We have conversations to relieve stress. What also helps a lot with stress is simply exercise: you should go for a walk or just jump in place. There is the app “body2brain” – but unfortunately it’s only in German – with easy exercises for more vital energy. And the writing helps. That’s why I always carry a basket with notebooks and pens. This allows the people concerned to write down everything that affects them. Not necessarily for anyone to read, but to get the whole thing out of your head. Children can paint so that no trauma develops after bad experiences.
The stories they hear can also be very stressful for people who volunteer for refugees. How do you help them?
They also focus on stress management. They must take care of themselves so as not to reach or exceed their own limits.
Mainly Ukrainian women and children come to Germany. How to protect them from exploitation and violence?
Many details are important. And it takes a lot of awareness among all caregivers. From the start, there were people in the stations who paid attention to who was talking to whom.
Women are not allowed to surrender their passport
We need to inform women in their own language that they cannot just accompany anyone or hand over their passport under any circumstances.
Ukrainian refugees are treated differently in terms of work or housing than, for example, people from Syria or Afghanistan. Does a two-speed society exist today?
Unfortunately, that’s the impression you have right now. Many affected people find this unfair because they themselves had to wait years for work permits or language courses. It would be good if we created rapid access to the labor market and to education for all. Because that’s still what a lot of people who came to us from hotspots wanted: to learn the language quickly and find work.
Has the current crisis left people fleeing from other countries out of sight?
No, not with us. Beginning in January 2015, the Church of the North established refugee officer positions in each church district. This had nothing to do with the wave of refugees in the summer of 2015, but there was already a need to advise, accompany and support the parishes on issues of migration and flight. With us, everyone stays focused. For example, we look at the situation in Afghanistan, where girls are only allowed to go to school until the sixth grade. We are there for everyone. My advice on residency issues continues as normal. We currently have 25 wars in the world and have welcomed people from these countries here.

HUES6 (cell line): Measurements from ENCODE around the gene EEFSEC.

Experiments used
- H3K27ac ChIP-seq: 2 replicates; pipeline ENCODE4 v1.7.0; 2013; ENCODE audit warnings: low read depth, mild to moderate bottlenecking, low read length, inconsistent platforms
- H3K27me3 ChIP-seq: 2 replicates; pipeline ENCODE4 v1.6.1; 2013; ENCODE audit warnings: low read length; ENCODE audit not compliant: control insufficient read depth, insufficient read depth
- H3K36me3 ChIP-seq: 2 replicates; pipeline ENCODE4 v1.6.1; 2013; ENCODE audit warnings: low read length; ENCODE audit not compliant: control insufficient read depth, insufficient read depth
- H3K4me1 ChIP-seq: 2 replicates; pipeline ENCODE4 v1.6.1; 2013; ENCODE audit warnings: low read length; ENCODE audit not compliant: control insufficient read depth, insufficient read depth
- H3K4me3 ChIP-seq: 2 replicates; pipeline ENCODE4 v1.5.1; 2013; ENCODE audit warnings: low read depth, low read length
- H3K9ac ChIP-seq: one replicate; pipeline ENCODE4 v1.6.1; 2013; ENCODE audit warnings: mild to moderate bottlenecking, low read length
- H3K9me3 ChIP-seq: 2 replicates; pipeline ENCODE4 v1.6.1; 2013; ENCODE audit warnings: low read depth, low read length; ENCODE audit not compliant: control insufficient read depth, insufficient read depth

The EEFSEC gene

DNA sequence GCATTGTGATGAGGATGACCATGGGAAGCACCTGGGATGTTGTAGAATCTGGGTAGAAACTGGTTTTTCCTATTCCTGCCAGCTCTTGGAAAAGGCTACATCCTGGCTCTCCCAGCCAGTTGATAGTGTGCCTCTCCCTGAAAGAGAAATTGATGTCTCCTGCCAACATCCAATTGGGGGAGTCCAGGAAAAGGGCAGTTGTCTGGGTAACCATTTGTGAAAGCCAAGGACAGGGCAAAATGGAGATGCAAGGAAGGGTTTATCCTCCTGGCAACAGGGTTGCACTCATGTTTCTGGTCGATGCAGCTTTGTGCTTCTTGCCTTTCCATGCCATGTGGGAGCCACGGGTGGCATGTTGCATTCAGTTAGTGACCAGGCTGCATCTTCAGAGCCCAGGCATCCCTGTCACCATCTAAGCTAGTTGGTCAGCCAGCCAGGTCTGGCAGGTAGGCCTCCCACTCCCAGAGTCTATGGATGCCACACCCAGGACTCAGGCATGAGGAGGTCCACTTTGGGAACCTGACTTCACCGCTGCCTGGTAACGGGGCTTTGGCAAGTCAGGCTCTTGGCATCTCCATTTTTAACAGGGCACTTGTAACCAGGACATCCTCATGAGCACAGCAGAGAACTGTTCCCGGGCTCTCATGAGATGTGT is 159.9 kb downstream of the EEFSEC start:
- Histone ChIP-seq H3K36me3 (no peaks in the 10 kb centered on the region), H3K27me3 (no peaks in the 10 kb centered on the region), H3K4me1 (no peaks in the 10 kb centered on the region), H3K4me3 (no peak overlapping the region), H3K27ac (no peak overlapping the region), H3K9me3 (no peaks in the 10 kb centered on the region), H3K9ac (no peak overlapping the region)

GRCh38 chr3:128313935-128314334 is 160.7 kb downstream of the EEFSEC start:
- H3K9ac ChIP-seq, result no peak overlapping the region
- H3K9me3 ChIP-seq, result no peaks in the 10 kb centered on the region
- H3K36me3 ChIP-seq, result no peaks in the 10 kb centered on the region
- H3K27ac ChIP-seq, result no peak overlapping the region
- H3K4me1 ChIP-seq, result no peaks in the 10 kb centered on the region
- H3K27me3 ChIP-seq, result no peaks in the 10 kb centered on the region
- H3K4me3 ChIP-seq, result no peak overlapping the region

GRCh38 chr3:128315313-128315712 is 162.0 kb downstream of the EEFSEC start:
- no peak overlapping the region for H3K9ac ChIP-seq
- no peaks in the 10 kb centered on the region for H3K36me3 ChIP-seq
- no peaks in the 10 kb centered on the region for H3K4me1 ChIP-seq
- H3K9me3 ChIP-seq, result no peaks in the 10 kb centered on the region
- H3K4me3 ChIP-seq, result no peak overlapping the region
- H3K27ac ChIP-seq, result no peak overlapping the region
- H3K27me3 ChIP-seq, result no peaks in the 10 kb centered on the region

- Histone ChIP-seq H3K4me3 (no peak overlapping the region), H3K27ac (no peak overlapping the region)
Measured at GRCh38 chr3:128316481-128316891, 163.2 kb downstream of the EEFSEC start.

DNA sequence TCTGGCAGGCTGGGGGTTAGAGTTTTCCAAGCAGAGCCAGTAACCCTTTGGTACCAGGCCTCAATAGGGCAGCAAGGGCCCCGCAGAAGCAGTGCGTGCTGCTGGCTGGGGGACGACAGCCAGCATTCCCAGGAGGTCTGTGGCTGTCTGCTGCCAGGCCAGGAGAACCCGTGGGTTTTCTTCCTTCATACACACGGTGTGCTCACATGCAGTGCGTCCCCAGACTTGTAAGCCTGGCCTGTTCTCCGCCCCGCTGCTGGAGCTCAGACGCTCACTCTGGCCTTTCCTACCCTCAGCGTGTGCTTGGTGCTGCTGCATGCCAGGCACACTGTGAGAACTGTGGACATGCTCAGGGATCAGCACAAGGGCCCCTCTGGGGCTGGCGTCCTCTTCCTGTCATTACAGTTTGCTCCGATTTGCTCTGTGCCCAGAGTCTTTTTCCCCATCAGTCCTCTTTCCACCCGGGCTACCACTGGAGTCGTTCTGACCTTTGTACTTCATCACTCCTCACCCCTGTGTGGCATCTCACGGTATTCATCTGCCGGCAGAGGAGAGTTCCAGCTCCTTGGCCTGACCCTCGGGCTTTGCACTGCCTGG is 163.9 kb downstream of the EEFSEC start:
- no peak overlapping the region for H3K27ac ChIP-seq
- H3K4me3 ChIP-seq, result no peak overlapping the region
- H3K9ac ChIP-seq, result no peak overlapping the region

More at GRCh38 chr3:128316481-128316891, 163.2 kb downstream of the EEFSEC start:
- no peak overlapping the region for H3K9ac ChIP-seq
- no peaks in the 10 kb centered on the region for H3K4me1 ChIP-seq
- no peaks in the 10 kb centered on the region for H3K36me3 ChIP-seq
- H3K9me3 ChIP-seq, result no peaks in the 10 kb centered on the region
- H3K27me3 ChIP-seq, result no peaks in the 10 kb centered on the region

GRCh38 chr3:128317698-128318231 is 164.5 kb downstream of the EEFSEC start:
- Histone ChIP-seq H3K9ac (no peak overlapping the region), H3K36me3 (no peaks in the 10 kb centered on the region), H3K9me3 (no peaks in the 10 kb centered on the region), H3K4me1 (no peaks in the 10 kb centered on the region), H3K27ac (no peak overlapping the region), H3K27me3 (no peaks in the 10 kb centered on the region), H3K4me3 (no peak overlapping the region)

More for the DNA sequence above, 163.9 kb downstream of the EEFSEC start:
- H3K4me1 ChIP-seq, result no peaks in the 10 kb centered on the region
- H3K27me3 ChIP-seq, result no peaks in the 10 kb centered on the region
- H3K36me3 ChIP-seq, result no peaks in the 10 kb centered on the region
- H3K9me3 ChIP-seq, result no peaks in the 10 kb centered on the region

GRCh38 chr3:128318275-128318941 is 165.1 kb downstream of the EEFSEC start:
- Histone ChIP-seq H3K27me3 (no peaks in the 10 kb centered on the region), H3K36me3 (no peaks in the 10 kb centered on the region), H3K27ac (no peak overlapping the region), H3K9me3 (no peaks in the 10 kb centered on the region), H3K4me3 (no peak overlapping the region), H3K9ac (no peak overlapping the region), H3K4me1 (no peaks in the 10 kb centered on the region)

Will premises in parishes be open to offers?
Yes, there are many churches that offer this. For example, I connected an artist who wants to volunteer to paint with children so they can process their experiences with a pastor in her area. Many parishes make premises available or offer to welcome refugees. As a religious district, we offered vacant religious buildings in Bad Segeberg as accommodation.
Is it already used?
No, so far not as many Ukrainian refugees have arrived here as expected. This may be due to the fact that the escape corridors are less permeable. But also because the main burden lies in the countries of Moldova, Poland and Romania, because people like to stay near the border with Ukraine. They hope, of course, to be able to return to their homeland, to their old life, as soon as possible.
What is important to you personally?
I wish so much that the education, language and work opportunities that Ukrainian refugees currently have are sustainable – just like the spirit of helpfulness that we have right now. And also for people who do not come to us from 1000 kilometers but from more distant countries. Accompanying refugees and therefore mixing different cultures can be very enriching.